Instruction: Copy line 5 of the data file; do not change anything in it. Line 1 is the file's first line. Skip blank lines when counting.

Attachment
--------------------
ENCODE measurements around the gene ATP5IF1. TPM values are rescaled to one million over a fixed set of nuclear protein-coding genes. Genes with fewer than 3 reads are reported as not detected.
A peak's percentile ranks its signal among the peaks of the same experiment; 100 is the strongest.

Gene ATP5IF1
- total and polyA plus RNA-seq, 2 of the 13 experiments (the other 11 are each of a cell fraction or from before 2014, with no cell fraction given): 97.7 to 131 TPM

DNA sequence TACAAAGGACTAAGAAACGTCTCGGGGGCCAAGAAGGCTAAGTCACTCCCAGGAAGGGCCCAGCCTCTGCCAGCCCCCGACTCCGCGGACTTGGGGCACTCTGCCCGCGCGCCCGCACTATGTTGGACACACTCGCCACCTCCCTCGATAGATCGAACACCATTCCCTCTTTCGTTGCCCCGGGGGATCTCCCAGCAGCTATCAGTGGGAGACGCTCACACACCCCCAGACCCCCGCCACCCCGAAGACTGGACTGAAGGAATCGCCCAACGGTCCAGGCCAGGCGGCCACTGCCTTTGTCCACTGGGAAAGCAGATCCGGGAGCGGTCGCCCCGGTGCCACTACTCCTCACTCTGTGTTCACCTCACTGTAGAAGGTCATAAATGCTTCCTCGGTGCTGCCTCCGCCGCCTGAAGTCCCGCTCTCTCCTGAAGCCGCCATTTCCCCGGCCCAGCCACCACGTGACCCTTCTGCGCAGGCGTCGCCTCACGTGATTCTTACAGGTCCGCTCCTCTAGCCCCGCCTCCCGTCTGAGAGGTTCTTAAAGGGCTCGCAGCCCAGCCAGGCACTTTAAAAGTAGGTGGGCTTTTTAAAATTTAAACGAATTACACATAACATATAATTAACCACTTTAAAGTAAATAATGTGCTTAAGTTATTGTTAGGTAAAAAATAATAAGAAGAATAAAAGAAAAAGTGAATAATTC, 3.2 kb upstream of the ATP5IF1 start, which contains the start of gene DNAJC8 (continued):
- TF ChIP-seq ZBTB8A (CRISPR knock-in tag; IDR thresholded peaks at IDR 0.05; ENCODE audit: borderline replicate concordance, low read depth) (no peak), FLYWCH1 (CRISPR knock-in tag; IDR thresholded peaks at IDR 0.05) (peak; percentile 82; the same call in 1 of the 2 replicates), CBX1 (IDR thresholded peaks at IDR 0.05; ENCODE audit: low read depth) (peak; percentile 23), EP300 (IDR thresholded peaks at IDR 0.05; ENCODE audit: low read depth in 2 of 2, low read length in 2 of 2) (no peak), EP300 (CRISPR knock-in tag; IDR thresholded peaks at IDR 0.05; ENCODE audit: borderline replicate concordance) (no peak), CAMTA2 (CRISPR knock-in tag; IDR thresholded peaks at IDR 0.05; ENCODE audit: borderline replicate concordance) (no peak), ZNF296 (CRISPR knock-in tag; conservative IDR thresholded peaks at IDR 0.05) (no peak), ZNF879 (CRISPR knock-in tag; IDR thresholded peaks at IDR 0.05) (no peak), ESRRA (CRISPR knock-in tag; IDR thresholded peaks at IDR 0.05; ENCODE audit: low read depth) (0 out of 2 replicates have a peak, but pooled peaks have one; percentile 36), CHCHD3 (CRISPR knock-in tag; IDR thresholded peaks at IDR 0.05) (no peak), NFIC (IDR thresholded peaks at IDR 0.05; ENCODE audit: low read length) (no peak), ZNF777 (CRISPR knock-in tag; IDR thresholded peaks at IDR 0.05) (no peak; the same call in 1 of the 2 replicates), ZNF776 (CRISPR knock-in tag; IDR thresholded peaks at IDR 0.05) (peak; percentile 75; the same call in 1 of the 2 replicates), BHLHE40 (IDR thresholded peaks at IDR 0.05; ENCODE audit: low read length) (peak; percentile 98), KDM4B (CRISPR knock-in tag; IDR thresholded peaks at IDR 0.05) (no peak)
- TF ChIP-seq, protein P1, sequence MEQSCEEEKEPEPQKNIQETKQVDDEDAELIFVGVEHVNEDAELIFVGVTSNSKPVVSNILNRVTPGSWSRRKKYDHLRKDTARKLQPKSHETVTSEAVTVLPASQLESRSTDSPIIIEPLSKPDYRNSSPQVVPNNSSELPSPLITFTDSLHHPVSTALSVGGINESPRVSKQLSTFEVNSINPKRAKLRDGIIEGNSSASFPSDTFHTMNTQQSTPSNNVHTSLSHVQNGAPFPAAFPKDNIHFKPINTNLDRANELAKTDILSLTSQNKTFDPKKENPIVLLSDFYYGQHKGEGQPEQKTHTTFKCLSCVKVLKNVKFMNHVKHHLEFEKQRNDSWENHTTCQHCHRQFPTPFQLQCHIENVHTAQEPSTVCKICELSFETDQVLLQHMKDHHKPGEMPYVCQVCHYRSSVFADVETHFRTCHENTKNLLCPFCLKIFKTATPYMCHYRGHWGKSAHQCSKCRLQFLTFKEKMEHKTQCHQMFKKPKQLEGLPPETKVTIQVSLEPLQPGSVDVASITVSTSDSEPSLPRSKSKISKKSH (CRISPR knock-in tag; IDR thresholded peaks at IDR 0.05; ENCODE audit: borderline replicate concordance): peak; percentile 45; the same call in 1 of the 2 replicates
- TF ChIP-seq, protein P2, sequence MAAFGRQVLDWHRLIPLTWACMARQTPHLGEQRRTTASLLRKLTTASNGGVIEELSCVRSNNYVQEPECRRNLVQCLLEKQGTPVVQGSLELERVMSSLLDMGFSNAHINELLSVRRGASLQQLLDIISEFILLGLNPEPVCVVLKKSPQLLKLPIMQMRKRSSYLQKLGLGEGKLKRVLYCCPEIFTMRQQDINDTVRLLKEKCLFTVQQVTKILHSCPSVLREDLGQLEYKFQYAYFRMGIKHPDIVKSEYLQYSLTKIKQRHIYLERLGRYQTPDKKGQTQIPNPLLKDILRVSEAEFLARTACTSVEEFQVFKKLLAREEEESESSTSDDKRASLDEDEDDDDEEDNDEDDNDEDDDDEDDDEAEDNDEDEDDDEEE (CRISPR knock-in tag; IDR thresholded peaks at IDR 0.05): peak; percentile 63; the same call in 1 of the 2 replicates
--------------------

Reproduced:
DNA sequence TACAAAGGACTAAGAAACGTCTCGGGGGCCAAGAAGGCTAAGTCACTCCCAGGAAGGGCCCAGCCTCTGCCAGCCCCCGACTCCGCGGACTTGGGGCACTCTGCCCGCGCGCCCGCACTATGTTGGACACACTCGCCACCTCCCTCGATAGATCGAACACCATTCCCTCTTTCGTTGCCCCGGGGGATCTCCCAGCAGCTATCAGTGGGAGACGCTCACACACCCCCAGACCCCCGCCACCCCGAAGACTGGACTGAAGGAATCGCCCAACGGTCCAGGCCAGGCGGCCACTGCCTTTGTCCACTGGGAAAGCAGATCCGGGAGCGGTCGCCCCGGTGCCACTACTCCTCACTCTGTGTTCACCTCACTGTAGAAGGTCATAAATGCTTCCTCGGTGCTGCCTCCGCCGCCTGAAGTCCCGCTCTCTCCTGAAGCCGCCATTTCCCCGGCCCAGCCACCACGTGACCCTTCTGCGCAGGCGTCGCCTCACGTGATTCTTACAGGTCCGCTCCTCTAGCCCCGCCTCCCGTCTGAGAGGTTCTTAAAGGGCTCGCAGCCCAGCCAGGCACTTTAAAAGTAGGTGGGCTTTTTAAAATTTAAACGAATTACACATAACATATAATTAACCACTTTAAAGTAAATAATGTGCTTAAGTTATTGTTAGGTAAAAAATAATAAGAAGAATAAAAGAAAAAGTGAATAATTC, 3.2 kb upstream of the ATP5IF1 start, which contains the start of gene DNAJC8 (continued):